Twitter Journal Club – a Novel Application of Social Media

HLG Nursing Bulletin Vol 33 (2)

Dr Natalie Silvey
Acute Care Common Stem Core Trainee
West Midlands
Twitter: @silv24

I first joined Twitter in 2010 as a procrastination exercise during my medical finals and mainly to follow Ben Goldacre and other science types on there who sparked my interest. Soon I found myself part of a community of medical students and doctors on Twitter and I could soon see the value in engaging with social media. In the summer of 2011 a chance conversation with a Cambridge medical student Fiona Douglas ended up with an interesting question, could we use Twitter to discuss journal articles?(Silvey & Watkin, 2013)

A week later Twitter Journal Club had been formed. The first of its kind, it took the traditional journal club format to Twitter, allowing participants who have never met in person to discuss a clinical paper. The first paper discussed was “Early Goal-Directed Therapy in the Treatment of Severe Sepsis and Septic Shock” (Rivers et al., 2001). By using the hashtag “#twitjc”, participants were able to group posts together, and follow the discussion of the paper. Acting as a facilitator tweeting from the journal club account I guided participants through the paper using critical appraisal guidelines. I was amazed as more and more people joined in, and the standard of the discussion was incredibly high.

After the success of the first week, the journal club has met over 24 times, discussing papers covering a range of specialties including critical care medicine, paediatrics, patient safety, cardiology, endocrinology and HIV medicine. The @twitjournalclub account currently has over 3,000 followers and the journal club runs roughly fortnightly, each time appraising a different clinical paper.

The format is simple.  A paper is chosen and a summary posted on the journal club website with discussion points.  The discussion runs at 8pm on a Sunday evening, participants use the hashtag to follow the discussion and add in their own views on each discussion points.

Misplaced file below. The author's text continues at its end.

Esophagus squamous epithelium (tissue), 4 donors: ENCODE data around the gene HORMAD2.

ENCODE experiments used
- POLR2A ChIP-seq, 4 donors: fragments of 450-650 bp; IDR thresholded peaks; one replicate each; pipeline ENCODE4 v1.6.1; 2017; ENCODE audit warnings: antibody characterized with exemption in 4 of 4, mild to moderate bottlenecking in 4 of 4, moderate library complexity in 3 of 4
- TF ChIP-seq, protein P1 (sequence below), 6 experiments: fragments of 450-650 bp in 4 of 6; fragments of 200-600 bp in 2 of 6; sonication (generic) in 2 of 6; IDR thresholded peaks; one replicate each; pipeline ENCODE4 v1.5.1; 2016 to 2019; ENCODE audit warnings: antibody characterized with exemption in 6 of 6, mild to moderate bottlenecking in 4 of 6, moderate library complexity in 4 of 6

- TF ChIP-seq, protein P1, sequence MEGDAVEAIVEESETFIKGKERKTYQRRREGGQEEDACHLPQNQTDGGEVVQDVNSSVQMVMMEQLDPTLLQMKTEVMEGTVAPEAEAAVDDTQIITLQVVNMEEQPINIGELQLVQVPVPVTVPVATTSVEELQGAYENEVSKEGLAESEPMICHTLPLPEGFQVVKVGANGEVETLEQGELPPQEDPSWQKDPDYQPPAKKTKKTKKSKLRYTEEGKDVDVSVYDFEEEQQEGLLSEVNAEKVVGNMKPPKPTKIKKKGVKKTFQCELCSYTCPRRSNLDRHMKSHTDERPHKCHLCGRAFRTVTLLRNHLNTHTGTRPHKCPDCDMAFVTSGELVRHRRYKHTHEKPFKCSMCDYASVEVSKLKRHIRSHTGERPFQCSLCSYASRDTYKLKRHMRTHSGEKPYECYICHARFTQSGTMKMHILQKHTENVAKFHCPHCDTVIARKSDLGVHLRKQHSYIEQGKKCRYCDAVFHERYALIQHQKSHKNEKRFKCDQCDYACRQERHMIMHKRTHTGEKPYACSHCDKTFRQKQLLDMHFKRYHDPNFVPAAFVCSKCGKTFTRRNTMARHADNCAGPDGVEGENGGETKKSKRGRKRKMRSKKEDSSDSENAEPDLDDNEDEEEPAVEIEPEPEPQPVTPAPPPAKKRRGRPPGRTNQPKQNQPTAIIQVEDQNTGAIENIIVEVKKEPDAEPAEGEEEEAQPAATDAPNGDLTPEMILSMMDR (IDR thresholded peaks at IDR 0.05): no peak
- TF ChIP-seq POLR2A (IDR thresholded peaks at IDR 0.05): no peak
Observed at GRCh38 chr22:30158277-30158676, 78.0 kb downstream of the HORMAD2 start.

The journal club has proved to be a success, allowing a wider range of participants than a traditional journal club, of all grades and specialties, and encourages engagement between trainees and senior clinicians alike. Authors of papers being discussed have participated in Twitter Journal Club, notably Prof. Kathryn Maitland (FEAST) and Prof. Atul Gawande (WHO Surgical Safety Checklist). Feedback from participants has been incredibly positive and included:

“An excellent demonstration of the power of social networking in engaging clinicians and other scientists in a wide-ranging discussion of the merits or otherwise of journal articles in a way that traditional journal clubs simply cannot manage”

“There is no doubt that @twitjournalclub has demonstrated the potential to move education and learning from more traditional forums”

When in real life would you get medical students and consultants discussing a paper on an even level?”

The journal club has even been mentioned in an article published in Nature.(Zoonotica, 2013)

My advice to anyone who is sceptical about Twitter, sign up and give it a go. Twitter isn’t just about finding out what your favourite celebrity had for breakfast, Twitter can be a source of fantastic information and the journal club is just one use of it for medical education.

Follow us @twitjournalclub and visit the website for more information.


Rivers, E., Nguyen, B., Havstad, S., Ressler, J., Muzzin, A., Knoblich, B., Peterson, E. & Tomlanovich, M. (2001) Early Goal-Directed Therapy in the Treatment of Severe Sepsis and Septic Shock. N Engl J Med. 345 (19), 1368-1377.

Silvey, N. & Watkin, D. (2013) Twitter Journal Club: utilising social media in evidence-based medicine. [Online] Available from: .

Zoonotica. (2013) Social Media for Science Outreach – A Case Study: A Twitter Journal Club. [Online] Available from: .

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